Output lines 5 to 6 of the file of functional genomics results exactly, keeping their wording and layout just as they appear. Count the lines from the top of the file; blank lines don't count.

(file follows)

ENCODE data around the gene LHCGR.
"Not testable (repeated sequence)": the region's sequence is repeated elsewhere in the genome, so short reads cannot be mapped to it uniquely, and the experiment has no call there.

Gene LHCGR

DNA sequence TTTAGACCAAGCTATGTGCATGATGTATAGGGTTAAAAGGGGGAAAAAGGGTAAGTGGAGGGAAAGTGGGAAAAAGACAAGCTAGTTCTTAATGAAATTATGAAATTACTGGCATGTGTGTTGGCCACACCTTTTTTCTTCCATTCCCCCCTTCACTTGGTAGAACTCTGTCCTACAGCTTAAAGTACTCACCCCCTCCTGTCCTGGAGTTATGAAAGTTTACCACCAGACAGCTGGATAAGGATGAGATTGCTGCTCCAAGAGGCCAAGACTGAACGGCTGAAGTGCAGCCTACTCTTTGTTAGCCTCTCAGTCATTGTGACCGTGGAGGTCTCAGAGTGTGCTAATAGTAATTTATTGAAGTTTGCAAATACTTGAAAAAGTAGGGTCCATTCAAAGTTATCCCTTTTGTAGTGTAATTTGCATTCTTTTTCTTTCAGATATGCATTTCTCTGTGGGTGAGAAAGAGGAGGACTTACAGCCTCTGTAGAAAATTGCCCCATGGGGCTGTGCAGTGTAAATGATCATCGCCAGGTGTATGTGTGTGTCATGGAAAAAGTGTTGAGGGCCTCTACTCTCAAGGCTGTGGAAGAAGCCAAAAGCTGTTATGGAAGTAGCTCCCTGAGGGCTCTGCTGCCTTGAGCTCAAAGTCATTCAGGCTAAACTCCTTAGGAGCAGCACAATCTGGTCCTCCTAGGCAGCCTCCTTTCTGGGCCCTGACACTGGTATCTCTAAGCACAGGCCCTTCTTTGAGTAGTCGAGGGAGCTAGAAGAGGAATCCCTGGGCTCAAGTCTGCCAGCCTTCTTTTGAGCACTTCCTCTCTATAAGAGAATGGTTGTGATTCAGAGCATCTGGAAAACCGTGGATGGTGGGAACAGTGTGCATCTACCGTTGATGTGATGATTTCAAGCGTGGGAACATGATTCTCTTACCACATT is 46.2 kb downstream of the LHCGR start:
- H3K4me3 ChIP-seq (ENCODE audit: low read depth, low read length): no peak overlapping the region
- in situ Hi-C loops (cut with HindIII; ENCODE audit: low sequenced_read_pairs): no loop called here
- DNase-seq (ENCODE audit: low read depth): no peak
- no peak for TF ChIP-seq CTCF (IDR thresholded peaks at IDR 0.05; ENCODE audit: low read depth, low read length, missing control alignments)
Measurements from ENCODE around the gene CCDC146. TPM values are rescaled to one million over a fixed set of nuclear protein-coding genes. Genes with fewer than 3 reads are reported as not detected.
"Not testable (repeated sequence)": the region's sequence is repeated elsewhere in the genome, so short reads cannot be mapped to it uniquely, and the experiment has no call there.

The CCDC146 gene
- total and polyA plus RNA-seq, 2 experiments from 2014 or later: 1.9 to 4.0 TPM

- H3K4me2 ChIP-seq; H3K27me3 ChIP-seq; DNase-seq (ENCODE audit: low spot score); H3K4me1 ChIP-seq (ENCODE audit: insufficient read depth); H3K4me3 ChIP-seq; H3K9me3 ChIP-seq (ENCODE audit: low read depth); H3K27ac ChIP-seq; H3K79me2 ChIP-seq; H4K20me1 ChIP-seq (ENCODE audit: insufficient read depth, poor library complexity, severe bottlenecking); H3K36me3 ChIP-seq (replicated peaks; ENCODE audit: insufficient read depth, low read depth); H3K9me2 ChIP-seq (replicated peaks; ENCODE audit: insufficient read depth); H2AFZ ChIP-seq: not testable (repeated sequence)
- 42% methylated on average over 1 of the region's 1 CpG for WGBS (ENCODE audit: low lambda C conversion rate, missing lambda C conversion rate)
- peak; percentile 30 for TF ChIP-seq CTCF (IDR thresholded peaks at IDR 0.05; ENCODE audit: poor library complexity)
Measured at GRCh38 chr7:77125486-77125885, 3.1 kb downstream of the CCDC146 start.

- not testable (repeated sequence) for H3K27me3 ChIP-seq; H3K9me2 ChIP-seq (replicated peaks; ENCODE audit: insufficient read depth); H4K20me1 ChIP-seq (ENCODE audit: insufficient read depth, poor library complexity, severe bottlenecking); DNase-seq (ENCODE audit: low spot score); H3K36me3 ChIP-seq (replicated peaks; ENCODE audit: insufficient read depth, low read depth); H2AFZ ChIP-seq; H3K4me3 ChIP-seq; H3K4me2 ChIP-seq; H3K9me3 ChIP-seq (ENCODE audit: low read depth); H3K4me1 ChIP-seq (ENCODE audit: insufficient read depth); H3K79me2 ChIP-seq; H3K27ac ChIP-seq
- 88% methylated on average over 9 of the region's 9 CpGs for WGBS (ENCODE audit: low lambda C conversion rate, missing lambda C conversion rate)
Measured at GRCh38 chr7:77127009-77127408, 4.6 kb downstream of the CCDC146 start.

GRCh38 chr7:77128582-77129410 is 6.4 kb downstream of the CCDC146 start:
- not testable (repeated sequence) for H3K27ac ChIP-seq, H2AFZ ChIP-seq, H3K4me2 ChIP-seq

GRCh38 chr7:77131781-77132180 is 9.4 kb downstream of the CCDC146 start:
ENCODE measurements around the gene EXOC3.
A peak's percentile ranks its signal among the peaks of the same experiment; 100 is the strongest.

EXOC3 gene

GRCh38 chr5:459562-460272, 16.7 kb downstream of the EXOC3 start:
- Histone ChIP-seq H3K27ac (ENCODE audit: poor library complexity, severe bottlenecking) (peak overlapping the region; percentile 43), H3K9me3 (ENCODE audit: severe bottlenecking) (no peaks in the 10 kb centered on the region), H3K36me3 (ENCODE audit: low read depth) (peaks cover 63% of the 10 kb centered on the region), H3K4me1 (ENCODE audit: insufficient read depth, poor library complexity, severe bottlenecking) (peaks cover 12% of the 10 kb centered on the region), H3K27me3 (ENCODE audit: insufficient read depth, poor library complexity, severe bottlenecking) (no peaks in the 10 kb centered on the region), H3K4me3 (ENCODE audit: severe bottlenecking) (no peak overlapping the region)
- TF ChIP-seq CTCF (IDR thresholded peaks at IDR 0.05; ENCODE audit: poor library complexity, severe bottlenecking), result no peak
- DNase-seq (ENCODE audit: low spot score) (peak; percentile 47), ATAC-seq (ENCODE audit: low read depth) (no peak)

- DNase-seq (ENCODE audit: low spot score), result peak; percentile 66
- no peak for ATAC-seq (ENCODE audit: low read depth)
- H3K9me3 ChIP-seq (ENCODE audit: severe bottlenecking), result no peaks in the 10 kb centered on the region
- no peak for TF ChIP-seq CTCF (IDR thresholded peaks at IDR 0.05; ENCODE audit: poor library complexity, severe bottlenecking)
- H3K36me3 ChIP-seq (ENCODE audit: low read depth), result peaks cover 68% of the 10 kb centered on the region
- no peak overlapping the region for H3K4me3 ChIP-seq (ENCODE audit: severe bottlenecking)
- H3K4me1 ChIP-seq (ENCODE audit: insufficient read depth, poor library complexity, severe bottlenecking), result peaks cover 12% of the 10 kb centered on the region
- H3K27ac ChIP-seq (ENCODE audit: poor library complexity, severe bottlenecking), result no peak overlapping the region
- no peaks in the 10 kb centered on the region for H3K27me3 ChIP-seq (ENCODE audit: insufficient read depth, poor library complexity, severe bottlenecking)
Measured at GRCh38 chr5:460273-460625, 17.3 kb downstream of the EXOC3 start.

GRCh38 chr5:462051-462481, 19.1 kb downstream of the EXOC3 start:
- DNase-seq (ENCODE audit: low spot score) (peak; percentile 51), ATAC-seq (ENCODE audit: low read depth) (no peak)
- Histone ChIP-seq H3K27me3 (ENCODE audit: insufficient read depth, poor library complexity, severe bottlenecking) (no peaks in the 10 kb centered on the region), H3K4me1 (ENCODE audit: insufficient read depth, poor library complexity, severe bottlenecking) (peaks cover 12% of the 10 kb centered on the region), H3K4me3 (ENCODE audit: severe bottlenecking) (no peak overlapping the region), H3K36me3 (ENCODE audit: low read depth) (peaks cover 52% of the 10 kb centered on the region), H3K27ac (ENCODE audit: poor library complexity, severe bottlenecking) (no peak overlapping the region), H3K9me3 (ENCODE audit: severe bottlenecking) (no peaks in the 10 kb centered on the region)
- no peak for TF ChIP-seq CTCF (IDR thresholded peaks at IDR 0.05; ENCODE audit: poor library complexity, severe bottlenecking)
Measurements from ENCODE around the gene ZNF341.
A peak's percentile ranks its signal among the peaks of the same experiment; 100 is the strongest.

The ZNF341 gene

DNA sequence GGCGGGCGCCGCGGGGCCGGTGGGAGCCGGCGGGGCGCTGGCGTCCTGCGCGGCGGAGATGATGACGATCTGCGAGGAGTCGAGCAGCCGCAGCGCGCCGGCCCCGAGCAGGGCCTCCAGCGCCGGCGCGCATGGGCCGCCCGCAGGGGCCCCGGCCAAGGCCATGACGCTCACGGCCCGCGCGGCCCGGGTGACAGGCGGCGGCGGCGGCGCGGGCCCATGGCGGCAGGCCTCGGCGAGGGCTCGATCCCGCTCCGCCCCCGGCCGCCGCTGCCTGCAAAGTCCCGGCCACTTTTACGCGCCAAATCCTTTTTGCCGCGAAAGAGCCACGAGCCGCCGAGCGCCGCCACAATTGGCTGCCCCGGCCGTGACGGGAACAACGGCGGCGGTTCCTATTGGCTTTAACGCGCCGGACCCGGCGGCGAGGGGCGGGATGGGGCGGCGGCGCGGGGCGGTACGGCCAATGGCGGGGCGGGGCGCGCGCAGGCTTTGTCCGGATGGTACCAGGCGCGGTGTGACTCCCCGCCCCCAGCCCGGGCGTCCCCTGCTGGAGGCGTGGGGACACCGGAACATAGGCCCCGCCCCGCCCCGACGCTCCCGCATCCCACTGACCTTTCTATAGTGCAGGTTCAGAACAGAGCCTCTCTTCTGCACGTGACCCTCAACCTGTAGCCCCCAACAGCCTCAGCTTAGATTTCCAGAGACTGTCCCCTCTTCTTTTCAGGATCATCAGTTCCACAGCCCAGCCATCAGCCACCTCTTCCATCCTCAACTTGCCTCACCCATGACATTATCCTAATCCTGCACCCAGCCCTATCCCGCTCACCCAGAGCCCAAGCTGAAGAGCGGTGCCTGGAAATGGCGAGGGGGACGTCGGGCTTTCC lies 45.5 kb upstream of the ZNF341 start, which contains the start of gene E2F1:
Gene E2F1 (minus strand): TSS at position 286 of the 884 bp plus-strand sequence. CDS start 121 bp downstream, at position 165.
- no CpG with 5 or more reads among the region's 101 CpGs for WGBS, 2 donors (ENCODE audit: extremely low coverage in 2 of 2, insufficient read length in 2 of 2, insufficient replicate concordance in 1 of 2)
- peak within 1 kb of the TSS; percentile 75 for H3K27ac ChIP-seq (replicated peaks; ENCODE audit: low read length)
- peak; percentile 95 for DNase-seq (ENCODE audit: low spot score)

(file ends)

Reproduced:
- H3K4me3 ChIP-seq (ENCODE audit: low read depth, low read length): no peak overlapping the region
- in situ Hi-C loops (cut with HindIII; ENCODE audit: low sequenced_read_pairs): no loop called here